Selective Depletion of Abundant RNAs to Enable Transcriptome Analysis of Low‐Input and Highly Degraded Human RNA

Daniela B. Munafó1, Bradley W. Langhorst1, Christine L. Chater1, Christine J. Sumner1, Deyra N. Rodríguez1, Salvatore Russello1, Andrew F. Gardner1, Barton E. Slatko1, Fiona J. Stewart1, Dominick Sinicropi2, John Morlan2, Kunbin Qu2, Eileen T. Dimalanta1, Theodore B. Davis1

1 New England Biolabs, Ipswich, Massachusetts, 2 Genomic Health, Inc, Redwood City, California
Publication Name:  Current Protocols in Molecular Biology
Unit Number:  Unit 7.22
DOI:  10.1002/0471142727.mb0722s113
Online Posting Date:  January, 2016
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Abstract

Ribosomal RNAs (rRNAs) are extremely abundant, often constituting 80% to 90% of total RNA. Since rRNA sequences are often not of interest in genomic RNA sequencing experiments, rRNAs can be removed from the sample before the library preparation step, in order to prevent the majority of the library and the majority of sequencing reads from being rRNA. Removal of rRNA can be especially challenging for low quality and formalin‐fixed paraffin‐embedded (FFPE) RNA samples due to the fragmented nature of these RNA molecules. The NEBNext rRNA Depletion Kit (Human/Mouse/Rat) depletes both cytoplasmic (5 S rRNA, 5.8 S rRNA, 18 S rRNA, and 28 S rRNA) and mitochondrial rRNA (12 S rRNA and 16 S rRNA) from total RNA preparations from human, mouse, and rat samples. Due to the high similarity among mammalian rRNA sequences, it is likely that rRNA depletion can also be achieved for other mammals but has not been empirically tested. This product is compatible with both intact and degraded RNA (e.g., FFPE RNA). The resulting rRNA‐depleted RNA is suitable for RNA‐seq, random‐primed cDNA synthesis, or other downstream RNA analysis applications. Regardless of the quality or amount of input RNA, this method efficiently removes rRNA, while retaining non‐coding and other non‐poly(A) RNAs. The NEBNext rRNA Depletion Kit thus provides a more complete picture of the transcript repertoire than oligo d(T) poly(A) mRNA enrichment methods. © 2016 by John Wiley & Sons, Inc.

Keywords: NGS; RNA depletion; sequencing; formalin‐fixed paraffin‐embedded; FFPE; RNA; rRNA; ribosomal RNA; library preparation; transcriptome; rRNA removal

     
 
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Table of Contents

  • Basic Protocol 1:  
  • Commentary
  • Figures
  • Tables
     
 
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Materials

Basic Protocol 1:  

  Materials
  • RNA sample in nuclease‐free water (e.g., 0.01 to 1 μg total RNA; 12 μl total volume)
  • RNase H
  • 10× RNase H reaction buffer
  • NEBNext rRNA depletion solution
  • NEBNext probe hybridization buffer
  • DNase I (RNase‐free)
  • DNase I reaction buffer
  • Nuclease‐free water
  • 80% ethanol (prepared fresh; v/v pure ethanol with nuclease‐free water)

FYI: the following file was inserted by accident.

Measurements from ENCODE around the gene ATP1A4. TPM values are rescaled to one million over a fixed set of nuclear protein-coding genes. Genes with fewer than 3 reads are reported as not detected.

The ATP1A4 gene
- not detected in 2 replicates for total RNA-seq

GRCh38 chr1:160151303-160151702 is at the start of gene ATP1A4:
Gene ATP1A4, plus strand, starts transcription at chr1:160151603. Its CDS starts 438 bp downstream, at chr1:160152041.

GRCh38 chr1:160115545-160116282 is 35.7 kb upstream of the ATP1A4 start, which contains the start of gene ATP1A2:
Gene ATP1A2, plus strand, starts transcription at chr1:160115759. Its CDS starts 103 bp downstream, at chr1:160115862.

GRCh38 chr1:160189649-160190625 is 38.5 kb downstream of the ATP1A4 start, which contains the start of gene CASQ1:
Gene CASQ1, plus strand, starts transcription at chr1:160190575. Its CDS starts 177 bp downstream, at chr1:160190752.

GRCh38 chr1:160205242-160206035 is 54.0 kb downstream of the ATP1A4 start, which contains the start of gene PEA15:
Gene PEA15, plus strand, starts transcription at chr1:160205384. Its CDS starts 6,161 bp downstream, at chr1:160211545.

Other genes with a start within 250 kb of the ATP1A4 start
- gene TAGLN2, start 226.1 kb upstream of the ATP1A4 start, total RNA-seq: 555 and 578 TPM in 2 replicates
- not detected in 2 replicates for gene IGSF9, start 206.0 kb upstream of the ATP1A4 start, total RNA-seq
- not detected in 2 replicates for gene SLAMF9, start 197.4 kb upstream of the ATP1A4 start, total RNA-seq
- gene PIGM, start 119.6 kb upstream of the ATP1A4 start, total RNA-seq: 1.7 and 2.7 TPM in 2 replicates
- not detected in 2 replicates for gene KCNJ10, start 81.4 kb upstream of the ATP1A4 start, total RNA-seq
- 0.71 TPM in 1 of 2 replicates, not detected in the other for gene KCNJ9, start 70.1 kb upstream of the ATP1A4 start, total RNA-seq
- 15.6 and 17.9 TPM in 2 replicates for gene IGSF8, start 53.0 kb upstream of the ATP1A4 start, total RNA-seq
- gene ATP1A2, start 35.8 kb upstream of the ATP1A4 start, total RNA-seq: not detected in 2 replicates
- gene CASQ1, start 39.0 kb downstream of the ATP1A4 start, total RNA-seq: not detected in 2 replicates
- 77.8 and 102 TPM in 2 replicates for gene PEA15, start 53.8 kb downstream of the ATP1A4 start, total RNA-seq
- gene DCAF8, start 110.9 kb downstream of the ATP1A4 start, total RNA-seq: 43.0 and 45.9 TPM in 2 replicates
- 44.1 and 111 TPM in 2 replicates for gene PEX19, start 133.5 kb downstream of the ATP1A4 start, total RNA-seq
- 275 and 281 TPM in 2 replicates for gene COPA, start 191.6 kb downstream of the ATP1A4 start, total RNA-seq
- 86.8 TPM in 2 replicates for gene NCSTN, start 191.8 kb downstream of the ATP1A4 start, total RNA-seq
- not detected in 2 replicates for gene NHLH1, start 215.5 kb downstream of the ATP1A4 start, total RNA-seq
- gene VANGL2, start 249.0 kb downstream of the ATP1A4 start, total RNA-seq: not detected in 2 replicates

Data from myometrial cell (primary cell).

• Agencourt RNAClean XP (Beckman Coulter, cat. no. A63987)
  • Magnetic rack (Alpaqua, cat. no. #A001322 or equivalent)
  • Thermal cycler (with heated lid)
NOTE: Starting material can be 0.01 to 1 μg of total RNA in 12 μl total volume. The RNA sample should be free of salts (e.g., Mg2+ or guanidinium salts), organics (e.g., phenol and ethanol) and chelating agents ethylene glycol‐bis(2‐aminoethylether)‐N,N,N′,N′‐tetraacetic acid (EGTA) or EDTA.NOTE: The RNA sample should be treated with DNase I to remove all traces of DNA. Remove DNase I by phenol/chloroform extraction and ethanol precipitation. DNase I contamination will reduce the depletion efficiency.NOTE: For RNA‐seq samples, the use of total RNA inputs >10 ng to increase library complexity (percentage of unique reads) and to reduce the number of duplicated reads (reads with identical sequence content) created by PCR is recommended.NOTE: This workflow is optimized for use with RNAs that have low RNA integrity number (RIN; Schroeder et al., ) values (RIN ≤7) such as FFPE RNA, as well as for use with high‐quality RNA (RIN >7).
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Figures

Videos

Literature Cited

Literature Cited
  Adiconis, X., Borges‐Rivera, D., Satija, R., DeLuca, D.S., Busby, M.A., Berlin, A.M., Sivachenko, A., Thompson, D.A., Wysoker, A., Fennell, T., Gnirke, A., Pochet, N., Regev, A., and Levin, J.Z. 2013. Comparative analysis of RNA sequencing methods for degraded or low‐input samples. Nat. Methods 10:623‐629. doi: 10.1038/nmeth.2483
  Morlan, J.D., Qu, K., and Sinicropi, D.V. 2012. Selective depletion of rRNA enables whole transcriptome profiling of archival fixed tissue. PLoS One 7:e42882. doi: 10.1371/journal.pone.0042882
  Schroeder, A., Mueller, O., Stocker, S., Salowsky, R., Leiber, M., Gassmann, M., Lightfoot, S., Menzel, W., Granzow, M., and Ragg, T. 2006. The RIN: An RNA integrity number for assigning integrity values to RNA measurements. BMC Mol. Biol. 7:3. doi: 10.1186/1471-2199-7-3
Internet Resources
  www.neb.com/rRNAdepletion
  Web site for most recent updates to the NEBNext rRNA Depletion Kit (Human/Mouse/Rat).
  www.nebnext.com
  Web site for next‐generation sequencing library preparation reagents, protocols, and support.
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